You can take this and turn it into a lot of different areas. We partnered with Irish Spring in February and they wanted a sponsored video talking about a new collection they have and I shared how I am sort of a stinky guy and how Irish Spring helps me when I’m at the gym. It was a funny video, but it was honestly very true.
It took a while to come up with that story because I was thinking, ‘OK, Irish Spring, I’m a DIY blogger, how could I justify working with this brand?’ but when we thought of that, it was just awesome because I started thinking how busy my schedule was and how awesome Irish Spring is – it was their new signature collection and higher-end products.
It’s all about sharing an authentic story that relates back to the brand, but also your influencer’s brand. If you’re working with a random partner that isn’t going to make sense to you, your audience is going to see that and you’re not going to be able to have a genuine connection with them. They’re going to think that you’re probably just a sellout.
We’ve also worked with brands like Home Depot, where we created projects to drive people to their Do It Herself program. We’ve worked with brands like Scotch Duct Tape, where it’s really for Generation Z. We’ve even been able to work with a brand like Walmart Family mobile, where we’re able to talk about how you can get an awesome phone for a really low cost; that’s been a fun partnership this year.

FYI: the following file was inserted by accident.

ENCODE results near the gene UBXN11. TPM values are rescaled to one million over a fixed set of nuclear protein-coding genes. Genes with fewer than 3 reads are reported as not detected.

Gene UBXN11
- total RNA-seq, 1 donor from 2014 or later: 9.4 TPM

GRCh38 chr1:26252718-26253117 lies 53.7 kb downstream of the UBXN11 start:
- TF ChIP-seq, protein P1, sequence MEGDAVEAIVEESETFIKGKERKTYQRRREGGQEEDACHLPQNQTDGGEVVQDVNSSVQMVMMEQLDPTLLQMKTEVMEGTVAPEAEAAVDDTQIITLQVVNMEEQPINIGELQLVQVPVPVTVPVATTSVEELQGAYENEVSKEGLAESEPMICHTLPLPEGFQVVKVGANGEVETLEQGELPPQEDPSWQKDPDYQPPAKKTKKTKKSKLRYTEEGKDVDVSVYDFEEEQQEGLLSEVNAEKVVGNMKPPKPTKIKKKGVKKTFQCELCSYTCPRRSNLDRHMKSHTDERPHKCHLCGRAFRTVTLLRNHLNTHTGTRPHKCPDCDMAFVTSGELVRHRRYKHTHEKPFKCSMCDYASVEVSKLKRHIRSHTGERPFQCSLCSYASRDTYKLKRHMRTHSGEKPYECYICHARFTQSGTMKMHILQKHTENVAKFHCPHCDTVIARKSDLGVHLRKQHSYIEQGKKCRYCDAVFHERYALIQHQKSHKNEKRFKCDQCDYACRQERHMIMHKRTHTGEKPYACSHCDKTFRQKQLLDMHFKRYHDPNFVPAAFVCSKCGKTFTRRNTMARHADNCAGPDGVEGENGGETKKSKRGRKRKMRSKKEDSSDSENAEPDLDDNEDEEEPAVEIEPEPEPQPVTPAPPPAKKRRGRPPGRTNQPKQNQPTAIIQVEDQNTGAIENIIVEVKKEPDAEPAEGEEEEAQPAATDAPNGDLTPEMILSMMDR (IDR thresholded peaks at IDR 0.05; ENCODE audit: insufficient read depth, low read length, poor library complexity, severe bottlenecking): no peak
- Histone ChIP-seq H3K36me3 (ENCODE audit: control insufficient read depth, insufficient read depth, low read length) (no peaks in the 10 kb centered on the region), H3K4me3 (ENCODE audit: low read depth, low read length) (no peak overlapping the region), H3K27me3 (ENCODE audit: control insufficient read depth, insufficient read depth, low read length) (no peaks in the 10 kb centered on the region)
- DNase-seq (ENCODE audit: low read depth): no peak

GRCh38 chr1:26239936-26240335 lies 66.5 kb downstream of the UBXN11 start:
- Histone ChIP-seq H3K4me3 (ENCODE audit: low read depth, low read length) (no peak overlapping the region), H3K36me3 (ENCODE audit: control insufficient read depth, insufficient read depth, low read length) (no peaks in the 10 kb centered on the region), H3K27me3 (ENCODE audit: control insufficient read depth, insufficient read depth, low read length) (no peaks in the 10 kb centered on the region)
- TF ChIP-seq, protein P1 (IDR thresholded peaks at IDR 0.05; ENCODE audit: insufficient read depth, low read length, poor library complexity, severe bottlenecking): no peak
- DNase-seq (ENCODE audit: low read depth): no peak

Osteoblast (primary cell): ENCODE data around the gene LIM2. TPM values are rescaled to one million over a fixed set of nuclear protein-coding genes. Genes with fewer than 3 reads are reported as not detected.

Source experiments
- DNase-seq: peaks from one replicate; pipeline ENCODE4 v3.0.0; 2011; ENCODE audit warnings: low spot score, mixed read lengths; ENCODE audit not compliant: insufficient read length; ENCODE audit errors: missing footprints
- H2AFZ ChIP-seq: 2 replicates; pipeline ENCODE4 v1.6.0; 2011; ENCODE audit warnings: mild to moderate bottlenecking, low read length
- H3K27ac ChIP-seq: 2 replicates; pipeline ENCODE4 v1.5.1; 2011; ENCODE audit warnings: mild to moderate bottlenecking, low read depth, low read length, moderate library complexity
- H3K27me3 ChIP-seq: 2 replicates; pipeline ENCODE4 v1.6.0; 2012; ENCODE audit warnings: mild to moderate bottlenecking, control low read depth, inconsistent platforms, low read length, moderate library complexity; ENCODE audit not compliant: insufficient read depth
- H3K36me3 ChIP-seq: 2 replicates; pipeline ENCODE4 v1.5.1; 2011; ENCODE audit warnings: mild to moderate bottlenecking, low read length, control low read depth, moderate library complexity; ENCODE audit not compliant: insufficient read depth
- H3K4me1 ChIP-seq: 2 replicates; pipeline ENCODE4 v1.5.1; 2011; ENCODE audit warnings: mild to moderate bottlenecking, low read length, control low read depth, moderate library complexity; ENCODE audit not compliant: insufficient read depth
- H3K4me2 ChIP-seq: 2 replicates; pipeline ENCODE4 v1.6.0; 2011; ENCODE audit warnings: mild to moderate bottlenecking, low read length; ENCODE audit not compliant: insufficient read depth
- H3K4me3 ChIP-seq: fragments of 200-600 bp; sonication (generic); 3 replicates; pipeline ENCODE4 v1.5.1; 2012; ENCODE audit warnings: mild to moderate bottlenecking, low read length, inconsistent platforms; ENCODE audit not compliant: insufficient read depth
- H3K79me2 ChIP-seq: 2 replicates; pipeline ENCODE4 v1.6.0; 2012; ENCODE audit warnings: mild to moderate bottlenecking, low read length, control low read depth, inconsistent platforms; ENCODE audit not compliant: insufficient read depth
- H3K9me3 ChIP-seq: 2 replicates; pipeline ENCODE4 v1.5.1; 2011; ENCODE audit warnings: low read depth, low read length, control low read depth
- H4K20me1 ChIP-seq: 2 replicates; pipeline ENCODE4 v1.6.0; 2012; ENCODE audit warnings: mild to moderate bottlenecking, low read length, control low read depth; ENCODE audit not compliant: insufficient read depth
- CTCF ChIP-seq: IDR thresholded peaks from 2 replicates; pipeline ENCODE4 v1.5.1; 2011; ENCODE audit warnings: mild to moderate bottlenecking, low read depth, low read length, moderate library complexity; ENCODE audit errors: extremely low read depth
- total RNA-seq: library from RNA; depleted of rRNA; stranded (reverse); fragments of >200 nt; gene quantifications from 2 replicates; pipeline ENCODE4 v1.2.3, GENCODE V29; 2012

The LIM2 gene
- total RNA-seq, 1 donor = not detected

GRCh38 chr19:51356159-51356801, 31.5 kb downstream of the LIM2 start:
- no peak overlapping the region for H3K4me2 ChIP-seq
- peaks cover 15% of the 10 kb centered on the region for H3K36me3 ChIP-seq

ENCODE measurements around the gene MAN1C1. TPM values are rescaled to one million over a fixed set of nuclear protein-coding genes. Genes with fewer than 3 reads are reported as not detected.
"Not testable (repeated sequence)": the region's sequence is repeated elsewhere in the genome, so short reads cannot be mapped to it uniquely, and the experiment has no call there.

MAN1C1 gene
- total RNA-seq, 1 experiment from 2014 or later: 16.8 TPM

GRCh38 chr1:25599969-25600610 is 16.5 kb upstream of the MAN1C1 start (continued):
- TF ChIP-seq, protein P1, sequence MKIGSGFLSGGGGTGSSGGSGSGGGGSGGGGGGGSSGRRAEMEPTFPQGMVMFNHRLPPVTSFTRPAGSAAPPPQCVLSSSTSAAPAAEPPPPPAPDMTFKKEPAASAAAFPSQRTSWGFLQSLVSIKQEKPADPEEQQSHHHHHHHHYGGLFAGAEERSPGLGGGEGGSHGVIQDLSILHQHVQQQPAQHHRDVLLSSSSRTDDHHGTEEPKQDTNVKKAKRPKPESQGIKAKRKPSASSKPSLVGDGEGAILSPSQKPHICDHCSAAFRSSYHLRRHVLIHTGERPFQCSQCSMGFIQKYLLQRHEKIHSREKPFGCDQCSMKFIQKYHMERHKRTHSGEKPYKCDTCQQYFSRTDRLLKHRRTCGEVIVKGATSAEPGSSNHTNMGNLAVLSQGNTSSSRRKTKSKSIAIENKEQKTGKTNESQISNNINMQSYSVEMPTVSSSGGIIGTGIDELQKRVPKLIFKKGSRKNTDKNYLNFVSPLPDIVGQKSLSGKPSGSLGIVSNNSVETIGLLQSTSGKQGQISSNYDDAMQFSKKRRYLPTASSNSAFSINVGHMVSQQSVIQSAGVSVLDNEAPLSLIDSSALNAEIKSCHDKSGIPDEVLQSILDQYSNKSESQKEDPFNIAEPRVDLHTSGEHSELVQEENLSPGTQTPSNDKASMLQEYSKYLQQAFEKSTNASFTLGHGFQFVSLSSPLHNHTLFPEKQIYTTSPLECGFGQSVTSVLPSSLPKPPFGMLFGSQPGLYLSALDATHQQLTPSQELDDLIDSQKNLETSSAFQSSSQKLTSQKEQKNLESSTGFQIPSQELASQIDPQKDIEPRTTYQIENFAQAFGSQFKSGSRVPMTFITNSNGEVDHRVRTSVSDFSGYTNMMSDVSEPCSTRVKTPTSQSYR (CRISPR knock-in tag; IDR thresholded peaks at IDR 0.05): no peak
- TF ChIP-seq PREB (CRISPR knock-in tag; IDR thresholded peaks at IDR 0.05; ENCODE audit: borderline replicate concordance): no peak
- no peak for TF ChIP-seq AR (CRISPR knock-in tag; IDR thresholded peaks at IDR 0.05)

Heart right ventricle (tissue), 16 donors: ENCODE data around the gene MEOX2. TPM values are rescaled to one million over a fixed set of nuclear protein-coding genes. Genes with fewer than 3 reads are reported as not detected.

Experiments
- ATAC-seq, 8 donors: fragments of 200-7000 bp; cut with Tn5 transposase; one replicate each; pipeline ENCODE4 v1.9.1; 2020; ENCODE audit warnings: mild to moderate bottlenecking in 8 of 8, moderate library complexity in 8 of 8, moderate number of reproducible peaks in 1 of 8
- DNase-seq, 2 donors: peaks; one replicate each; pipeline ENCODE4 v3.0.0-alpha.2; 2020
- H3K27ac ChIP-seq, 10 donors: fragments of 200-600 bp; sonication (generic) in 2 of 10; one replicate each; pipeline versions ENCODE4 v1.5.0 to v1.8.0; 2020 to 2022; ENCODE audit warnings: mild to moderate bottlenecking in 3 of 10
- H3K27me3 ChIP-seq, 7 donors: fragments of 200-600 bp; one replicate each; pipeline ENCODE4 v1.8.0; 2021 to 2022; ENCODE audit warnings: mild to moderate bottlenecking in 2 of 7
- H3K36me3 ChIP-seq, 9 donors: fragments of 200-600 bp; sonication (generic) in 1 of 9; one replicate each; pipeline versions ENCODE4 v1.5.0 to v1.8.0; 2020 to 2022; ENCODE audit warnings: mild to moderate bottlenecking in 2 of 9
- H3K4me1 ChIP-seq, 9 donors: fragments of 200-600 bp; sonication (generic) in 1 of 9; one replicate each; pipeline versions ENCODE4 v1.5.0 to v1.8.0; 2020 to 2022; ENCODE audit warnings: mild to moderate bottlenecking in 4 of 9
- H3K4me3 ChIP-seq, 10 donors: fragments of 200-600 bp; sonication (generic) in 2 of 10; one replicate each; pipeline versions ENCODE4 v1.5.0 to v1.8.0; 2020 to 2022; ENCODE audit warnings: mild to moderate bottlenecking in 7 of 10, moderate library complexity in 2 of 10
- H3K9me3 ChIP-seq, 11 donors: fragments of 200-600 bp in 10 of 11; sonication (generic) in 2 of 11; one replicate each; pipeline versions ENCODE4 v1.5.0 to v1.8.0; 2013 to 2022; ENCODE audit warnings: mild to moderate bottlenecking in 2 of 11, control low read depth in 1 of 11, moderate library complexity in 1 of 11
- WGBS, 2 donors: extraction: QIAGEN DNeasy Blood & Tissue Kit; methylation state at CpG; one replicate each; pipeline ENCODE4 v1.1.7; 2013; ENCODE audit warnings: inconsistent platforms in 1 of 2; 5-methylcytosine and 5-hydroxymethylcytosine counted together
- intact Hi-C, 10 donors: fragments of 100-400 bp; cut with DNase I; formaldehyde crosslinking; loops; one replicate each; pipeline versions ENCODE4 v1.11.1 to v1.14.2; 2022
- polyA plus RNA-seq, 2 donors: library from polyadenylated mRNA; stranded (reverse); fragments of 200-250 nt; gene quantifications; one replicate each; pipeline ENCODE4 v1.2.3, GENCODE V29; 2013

Where are you most active on social media?
Our most successful platform in terms of number ratio would be Vine. We have over 135,000 followers on Vine. The social media network that drives the most ROI right now would be Pinterest. I’m seeing tens of thousands of people coming to our site from there, but building an actual relationship with our readers and our watchers; it would probably be on Vine right now.
How did your partnership with Ketchum come to fruition?
Back in October, they were putting together their transition event for Generation Z and they reached out to my YouTube network saying, ‘Hey, do you have any influencers that are in Generation Z?’ They said, ‘Tanner Bell.’ They had me fly out for their event and speak on how we’re marketing to Generation Z and to represent my YouTube network. Since then we’ve connected with them and have a nice friendship to hopefully work together more in 2016.